At Mayor’s Question Time this week, the Mayor gave me a firm promise not to sign off any new funding for estate demolition while his new policy to require a ballot of residents was out for consultation. But he was concealing the fact he has recently rushed through funding for dozens of controversial schemes, allowing councils and housing associations to dodge his new policy.
The new policy to require ballots was announced on 2 February, with a consultation on the details (such as the size of schemes, who can vote, whether independent organisations should carry them out etc) open until 3 April.
I asked him at MQT this week not to sign off any schemes meanwhile, and he was clear he would not do this, saying: “I will be signing no new funding contracts until the consultation has ended and we’ve published the final guide.”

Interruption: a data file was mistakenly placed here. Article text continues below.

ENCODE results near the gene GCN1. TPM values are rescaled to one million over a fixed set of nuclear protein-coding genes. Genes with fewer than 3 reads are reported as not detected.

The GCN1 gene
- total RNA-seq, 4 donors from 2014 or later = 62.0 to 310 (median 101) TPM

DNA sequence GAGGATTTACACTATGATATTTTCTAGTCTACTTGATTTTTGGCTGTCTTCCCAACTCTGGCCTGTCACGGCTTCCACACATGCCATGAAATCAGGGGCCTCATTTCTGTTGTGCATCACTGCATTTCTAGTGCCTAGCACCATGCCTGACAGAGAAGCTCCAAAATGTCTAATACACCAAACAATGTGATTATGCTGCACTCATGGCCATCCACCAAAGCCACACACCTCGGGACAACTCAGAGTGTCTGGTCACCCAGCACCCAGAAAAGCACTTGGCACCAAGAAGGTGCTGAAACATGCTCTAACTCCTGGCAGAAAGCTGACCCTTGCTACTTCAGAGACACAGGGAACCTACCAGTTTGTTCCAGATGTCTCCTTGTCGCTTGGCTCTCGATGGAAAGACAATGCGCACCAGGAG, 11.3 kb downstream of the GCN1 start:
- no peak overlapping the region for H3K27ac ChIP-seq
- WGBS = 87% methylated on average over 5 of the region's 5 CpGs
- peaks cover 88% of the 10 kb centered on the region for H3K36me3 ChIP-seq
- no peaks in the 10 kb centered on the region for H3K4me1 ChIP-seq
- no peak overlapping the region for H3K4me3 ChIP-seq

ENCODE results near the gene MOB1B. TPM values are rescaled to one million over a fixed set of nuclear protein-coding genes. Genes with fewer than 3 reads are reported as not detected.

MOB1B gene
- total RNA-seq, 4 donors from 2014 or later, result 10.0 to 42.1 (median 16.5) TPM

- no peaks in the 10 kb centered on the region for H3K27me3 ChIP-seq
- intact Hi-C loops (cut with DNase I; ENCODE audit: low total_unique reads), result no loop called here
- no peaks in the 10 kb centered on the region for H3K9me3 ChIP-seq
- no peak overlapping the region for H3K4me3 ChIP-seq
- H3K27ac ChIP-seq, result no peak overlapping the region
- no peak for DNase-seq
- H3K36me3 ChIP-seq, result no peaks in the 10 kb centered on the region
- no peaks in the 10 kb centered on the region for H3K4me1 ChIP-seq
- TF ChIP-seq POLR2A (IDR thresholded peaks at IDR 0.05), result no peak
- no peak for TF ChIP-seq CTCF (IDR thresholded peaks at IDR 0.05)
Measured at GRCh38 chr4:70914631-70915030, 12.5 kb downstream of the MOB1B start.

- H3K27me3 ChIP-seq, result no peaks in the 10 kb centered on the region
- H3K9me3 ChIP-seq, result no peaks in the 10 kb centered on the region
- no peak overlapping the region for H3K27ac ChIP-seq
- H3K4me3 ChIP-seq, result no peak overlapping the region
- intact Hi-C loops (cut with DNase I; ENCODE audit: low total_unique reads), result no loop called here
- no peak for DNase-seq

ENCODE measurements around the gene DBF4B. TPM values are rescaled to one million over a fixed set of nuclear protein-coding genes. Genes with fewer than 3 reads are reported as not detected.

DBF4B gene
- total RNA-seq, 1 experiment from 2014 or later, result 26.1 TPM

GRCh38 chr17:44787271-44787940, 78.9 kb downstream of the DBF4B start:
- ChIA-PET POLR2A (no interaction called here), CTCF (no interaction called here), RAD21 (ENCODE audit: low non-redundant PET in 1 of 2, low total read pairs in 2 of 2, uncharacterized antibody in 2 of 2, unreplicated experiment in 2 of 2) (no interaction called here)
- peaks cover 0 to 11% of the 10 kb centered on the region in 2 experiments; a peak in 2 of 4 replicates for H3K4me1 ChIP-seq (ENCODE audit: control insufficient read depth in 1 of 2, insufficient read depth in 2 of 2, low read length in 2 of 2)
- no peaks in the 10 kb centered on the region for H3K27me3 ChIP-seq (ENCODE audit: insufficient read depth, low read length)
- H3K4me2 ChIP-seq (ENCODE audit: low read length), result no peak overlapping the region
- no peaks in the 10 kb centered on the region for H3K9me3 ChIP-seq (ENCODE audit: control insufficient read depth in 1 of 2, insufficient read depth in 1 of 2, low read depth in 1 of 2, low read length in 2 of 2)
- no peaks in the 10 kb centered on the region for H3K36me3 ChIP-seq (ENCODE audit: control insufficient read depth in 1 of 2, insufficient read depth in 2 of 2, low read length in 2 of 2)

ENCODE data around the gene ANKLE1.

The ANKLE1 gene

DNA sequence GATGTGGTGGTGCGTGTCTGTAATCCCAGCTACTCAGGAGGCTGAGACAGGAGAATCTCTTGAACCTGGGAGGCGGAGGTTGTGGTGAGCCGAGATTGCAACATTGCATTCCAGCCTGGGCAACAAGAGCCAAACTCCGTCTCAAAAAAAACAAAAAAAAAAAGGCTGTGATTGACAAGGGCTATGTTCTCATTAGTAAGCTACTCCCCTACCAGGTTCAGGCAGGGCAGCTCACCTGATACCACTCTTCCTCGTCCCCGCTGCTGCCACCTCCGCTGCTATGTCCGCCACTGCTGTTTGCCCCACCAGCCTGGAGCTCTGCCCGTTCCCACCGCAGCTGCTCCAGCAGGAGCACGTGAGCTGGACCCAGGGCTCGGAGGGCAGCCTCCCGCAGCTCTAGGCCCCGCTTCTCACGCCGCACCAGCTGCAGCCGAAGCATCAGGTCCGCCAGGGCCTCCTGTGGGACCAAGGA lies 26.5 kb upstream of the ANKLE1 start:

This seemed quite good. Along with campaigners from many estates across London, and with the support of the Assembly, I’ve been working to change the Mayor’s policy on giving residents a say since his truly appalling draft ‘Good Practice Guide’ to estate regeneration was published in December 2016. A consultation on that draft closed nearly a year ago in March 2017, and the results were that 95 per cent of responders asked for ballots for residents facing demolition.
I have now found out that, all this time, the Mayor has been quietly signing off funding for some of the most controversial estate schemes in London….despite promising in his manifesto to “require that estate regeneration only takes place where there is resident support, based on full and transparent consultation.”
By Sian Berry